The two-and a half-year drought in the land of Israel during the reign of the wicked King Ahab had taken its toll on the people. Food and water were scarce. Elijah, the prophet, was forced to go beyond frontiers in search of food and water.
When he arrived in Zarephath, in Sidon, he met a widow who was gathering firewood, he appealed to her to give him some water to drink. As she made her way to get him drinking water, he added, “Please bring me a scrap of bread in your hand.” The widow responded that she intended to use the firewood she was gathering to prepare a meal with the last flour and oil she had for herself and her son, after which they would die of starvation. Prophet Elijah implored her to share her meal with him, and that providence will take care of her needs until the drought ended. The widow shared her meal with Elijah, and the Lord provided for her and her son until rain fell again in Israel. What goes around, comes around. Generosity begets generosity.
Widows were one of the most vulnerable groups in the land of Israel. The other three vulnerable groups were Levites, orphans, and strangers. The Book of Deuteronomy states that, “At the end of every three years, you must take all the tithes of your harvests for that year and collect them in your community. Then the Levite – since he has no share or heritage of his own among you – the foreigner, the orphan and the widow living in your community, will come and eat all they want. And so, Yahweh your God will bless you in all the labours that you undertake.” (Deut 14:28-29). The fact that widows, as in the first Reading and Gospel of today, performed acts of generosity despite their meagre resources is worthy of commendation.
In today’s Gospel, (Mk 12:38-44), Jesus excoriated the Scribes for their hypocrisy. They wore long robes which set them apart as honourable men and had privileged seats in the synagogues and at weddings. People treated them with respect due to the position of authority they held in society – as educated men who were experts in the Law of Moses. During the time of Jesus, the Scribes, the chief priest, the Pharisees, and the Sadducees formed the aristocracy. A considerable number of Scribes belonged to the Pharisee party and shared in their strict adherence to the Law, and externalism such as reciting lengthy prayers in public. Jesus criticised them because despite their apparent piety they were wanting in fairness and compassion; they had no qualms in extorting money or items of value from widows. (Is 3:14).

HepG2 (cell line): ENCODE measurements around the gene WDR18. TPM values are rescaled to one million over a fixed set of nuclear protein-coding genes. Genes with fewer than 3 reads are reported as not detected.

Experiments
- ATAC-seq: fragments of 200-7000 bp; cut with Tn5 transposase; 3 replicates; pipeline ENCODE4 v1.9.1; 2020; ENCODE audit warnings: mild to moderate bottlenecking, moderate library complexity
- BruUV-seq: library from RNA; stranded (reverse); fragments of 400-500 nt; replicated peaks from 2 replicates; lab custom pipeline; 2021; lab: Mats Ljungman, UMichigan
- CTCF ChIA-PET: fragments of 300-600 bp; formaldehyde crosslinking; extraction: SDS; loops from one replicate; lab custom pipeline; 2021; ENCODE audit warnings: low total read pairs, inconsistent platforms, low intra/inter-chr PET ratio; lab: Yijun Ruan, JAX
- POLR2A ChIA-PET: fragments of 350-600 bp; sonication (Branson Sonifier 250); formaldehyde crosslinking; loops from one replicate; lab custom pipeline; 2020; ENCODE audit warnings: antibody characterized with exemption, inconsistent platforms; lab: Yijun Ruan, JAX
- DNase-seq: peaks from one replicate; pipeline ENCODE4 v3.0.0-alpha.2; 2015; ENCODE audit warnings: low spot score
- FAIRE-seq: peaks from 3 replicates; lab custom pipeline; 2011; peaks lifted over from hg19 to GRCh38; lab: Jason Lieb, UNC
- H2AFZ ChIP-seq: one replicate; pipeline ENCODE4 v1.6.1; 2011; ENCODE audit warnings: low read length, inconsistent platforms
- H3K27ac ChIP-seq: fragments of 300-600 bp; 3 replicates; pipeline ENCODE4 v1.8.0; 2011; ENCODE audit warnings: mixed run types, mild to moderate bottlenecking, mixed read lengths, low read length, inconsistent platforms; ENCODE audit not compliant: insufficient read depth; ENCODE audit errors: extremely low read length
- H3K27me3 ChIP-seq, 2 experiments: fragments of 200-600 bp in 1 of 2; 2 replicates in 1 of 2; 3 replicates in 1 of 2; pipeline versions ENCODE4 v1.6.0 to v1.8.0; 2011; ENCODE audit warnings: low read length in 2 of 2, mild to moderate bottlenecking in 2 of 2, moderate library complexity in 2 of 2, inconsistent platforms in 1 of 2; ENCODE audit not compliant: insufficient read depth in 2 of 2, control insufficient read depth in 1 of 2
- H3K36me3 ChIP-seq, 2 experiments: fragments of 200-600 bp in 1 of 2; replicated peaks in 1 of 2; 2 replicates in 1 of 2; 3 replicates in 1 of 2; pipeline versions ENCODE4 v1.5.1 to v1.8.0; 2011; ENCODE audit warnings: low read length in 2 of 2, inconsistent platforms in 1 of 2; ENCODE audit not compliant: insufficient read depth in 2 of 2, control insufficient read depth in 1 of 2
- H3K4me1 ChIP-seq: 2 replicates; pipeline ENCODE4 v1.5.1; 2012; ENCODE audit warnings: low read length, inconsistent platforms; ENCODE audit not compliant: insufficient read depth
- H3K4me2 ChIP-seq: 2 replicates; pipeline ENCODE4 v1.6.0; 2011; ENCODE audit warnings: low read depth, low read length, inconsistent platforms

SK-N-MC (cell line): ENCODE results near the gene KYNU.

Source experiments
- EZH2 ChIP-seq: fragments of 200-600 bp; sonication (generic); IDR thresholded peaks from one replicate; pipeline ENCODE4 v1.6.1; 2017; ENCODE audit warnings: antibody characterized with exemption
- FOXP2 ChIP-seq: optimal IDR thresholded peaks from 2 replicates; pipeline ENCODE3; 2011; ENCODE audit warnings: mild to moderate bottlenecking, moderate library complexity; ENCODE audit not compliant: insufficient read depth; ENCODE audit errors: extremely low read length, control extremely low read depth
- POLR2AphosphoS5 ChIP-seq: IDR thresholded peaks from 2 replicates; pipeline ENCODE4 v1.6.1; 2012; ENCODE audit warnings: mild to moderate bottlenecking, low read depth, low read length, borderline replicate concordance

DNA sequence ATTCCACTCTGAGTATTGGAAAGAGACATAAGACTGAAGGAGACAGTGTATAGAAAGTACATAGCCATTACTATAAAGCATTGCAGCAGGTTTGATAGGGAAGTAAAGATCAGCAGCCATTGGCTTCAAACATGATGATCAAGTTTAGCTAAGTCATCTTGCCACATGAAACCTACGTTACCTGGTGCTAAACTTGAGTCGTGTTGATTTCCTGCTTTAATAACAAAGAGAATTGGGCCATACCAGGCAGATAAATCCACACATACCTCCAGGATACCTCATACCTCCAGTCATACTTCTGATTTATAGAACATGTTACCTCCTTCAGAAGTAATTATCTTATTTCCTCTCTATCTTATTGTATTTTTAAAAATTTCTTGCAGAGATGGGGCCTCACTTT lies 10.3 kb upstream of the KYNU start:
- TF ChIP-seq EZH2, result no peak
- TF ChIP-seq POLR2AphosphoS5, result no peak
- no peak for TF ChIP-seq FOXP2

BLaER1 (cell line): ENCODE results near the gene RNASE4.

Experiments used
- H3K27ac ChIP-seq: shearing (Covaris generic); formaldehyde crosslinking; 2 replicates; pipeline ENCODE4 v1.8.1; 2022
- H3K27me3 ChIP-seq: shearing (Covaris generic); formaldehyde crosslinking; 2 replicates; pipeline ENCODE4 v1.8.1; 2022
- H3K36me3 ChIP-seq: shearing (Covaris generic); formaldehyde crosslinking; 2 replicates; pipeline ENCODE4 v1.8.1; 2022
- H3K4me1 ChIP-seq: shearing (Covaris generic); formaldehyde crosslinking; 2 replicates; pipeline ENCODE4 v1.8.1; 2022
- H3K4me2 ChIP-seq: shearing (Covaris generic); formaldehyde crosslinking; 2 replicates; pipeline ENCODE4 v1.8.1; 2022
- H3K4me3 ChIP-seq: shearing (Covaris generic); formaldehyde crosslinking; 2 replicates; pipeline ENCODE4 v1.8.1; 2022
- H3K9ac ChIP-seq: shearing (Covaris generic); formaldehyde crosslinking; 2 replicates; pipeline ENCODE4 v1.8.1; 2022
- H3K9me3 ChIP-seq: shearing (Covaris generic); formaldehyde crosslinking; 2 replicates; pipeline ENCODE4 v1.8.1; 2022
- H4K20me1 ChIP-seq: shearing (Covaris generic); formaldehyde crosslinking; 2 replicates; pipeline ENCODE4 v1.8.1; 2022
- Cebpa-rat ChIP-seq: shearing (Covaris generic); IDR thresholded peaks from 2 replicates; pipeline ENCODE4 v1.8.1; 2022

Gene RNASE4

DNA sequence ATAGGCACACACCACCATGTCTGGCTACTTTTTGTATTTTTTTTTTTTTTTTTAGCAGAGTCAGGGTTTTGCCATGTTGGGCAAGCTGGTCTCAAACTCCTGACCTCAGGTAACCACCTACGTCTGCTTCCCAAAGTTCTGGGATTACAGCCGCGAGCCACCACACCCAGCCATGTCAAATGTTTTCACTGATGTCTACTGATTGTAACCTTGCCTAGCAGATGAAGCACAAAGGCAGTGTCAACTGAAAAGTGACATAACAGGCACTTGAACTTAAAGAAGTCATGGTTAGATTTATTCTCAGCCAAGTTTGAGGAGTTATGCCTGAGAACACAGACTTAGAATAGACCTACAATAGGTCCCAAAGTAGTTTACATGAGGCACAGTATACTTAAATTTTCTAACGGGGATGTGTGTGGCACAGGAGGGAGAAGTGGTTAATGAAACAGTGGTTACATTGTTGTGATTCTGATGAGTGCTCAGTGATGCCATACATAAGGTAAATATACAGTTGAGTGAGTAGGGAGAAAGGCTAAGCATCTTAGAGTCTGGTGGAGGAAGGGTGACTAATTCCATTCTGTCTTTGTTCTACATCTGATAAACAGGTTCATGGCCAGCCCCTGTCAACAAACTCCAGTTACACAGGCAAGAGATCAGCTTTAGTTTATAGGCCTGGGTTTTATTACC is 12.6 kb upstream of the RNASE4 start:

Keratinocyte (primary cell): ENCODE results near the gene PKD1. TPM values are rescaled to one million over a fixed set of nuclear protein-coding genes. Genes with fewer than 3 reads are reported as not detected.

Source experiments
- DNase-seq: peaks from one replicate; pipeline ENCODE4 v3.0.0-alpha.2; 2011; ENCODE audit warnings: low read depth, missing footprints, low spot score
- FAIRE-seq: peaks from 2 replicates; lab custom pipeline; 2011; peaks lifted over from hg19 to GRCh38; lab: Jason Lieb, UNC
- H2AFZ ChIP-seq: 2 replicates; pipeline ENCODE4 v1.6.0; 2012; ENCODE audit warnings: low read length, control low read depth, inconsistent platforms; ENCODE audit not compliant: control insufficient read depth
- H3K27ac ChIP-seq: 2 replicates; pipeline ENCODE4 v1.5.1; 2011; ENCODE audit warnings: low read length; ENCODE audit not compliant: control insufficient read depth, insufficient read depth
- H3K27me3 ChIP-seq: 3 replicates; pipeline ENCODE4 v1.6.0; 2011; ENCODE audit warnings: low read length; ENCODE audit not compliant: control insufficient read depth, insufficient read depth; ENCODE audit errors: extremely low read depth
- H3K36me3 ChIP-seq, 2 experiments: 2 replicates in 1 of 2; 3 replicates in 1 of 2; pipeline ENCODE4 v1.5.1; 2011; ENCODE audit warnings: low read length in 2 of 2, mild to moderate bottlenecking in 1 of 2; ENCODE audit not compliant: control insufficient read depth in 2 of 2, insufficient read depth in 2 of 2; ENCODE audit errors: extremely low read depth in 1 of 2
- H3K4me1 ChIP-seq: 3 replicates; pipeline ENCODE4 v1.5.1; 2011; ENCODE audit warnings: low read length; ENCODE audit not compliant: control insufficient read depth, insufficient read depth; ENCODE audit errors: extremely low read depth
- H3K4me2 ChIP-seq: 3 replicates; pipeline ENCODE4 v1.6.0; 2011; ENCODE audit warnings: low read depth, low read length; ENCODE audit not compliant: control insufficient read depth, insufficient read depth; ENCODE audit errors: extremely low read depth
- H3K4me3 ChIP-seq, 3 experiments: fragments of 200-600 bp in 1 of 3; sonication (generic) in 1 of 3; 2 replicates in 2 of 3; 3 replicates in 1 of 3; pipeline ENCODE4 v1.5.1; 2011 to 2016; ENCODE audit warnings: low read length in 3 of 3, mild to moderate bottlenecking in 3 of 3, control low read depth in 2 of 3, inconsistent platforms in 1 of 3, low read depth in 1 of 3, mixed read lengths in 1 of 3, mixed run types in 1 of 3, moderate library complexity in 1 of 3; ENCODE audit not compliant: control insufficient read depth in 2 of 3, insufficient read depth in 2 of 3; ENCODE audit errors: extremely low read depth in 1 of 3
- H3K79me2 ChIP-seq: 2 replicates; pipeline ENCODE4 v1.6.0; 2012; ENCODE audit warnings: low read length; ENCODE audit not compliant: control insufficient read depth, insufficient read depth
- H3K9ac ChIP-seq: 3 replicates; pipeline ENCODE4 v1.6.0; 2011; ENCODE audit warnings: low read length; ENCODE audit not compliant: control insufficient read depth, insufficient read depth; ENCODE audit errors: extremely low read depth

We should examine our conscience daily to ensure that our words and actions are motivated by truth and justice. We should not be wolves in sheep clothing. Today, the Church is bleeding because of the hypocrisy of some of her past leaders. We must take Jesus’ criticism of the Scribes seriously and not repeat mistakes of the past.
Jesus praised the widow who put in two coins, an equivalent of a penny, for her generosity. Other rich people had put in more money than she. Some might have paid their tithes, (ten percent of their earnings), which would have been a huge sum depending on one’s income. However, the widow put in all she had, which was insignificant when compared to the total amount collected in the offering, but very significant when compared to her earnings.
One lesson we take from Jesus’ commendation of the widow’s offering is that none of our joys or tears or efforts go unnoticed in the face of God. We must not shy away from society and think that we have no worth, nor should we be overwhelmed by the number of poor people in the world. If we can make a difference in the life of one poor person at a time, that already is a huge success! Also, we should not think that participating in the Parish Sacrificial Offering is only for those who can pledge big dollars! No, every amount helps!
The generosities of these widows mirrored the generosity of Jesus, who though he was the Second Person in the Blessed Trinity, emptied himself and became human for our sanctification and justification. He did not only become human, but he offered himself totally on the cross that you and I may have life and have it to the fullest.
Fr Chinua Okeke CSSp